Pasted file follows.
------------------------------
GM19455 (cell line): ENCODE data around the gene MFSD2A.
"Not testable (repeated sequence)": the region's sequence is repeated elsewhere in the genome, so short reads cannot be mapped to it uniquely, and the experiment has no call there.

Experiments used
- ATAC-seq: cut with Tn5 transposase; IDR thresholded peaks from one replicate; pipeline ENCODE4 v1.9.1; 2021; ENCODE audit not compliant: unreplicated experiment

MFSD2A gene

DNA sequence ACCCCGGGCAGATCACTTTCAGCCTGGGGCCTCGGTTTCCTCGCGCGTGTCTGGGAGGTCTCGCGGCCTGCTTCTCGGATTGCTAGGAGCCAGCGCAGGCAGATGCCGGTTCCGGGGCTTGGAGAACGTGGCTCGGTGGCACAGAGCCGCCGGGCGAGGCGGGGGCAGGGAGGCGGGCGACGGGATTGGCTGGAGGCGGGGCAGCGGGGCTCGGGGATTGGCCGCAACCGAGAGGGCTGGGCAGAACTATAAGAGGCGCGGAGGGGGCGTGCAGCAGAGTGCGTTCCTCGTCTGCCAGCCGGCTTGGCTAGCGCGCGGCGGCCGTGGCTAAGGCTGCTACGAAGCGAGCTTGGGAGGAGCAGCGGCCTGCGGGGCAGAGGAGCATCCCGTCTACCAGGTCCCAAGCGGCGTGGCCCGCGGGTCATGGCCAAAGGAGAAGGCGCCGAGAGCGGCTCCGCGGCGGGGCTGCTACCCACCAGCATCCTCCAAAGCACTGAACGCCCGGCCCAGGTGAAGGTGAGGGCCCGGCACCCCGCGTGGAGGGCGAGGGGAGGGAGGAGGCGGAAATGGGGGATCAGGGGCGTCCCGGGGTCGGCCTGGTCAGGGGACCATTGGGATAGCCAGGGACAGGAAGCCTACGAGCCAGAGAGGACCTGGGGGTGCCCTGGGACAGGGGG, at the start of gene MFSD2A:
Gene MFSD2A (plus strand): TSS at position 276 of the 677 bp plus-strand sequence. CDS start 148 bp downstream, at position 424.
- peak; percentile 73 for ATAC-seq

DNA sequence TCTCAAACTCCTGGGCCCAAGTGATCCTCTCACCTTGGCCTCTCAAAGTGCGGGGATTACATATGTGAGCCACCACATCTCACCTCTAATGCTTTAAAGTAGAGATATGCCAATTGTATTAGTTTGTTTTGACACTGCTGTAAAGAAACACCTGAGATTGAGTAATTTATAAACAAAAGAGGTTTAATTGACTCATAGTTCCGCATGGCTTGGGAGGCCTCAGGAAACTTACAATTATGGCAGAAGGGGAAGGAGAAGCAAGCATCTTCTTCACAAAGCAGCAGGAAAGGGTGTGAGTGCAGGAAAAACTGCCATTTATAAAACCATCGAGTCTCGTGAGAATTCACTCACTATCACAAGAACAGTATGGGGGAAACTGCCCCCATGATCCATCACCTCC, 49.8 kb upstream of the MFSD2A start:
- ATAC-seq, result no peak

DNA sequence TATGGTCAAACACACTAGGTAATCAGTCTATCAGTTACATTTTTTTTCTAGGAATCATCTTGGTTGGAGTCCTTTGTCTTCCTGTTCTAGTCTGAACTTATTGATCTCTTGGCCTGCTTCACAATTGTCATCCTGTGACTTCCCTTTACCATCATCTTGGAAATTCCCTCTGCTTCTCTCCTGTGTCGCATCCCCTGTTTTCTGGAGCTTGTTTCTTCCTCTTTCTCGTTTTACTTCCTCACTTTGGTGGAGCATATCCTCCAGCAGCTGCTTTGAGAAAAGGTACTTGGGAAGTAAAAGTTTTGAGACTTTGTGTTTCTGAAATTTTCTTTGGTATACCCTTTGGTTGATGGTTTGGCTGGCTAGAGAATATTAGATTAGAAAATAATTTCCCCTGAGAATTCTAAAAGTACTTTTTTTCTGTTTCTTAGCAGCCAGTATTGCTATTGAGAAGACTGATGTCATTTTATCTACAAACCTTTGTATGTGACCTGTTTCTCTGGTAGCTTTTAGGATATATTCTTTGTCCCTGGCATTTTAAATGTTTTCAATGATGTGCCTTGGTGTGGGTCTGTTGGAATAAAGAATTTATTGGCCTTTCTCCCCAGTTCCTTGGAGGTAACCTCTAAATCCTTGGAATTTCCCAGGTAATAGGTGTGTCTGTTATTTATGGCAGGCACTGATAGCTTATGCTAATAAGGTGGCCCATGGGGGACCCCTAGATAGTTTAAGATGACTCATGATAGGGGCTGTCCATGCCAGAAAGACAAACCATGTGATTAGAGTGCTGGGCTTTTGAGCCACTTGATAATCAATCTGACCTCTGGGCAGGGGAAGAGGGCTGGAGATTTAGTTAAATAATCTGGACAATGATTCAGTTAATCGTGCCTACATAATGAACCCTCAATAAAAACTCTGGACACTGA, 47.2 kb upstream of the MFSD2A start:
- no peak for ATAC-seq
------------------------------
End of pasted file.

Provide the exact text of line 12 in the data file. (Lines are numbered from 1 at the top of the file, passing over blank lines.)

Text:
- no peak for ATAC-seq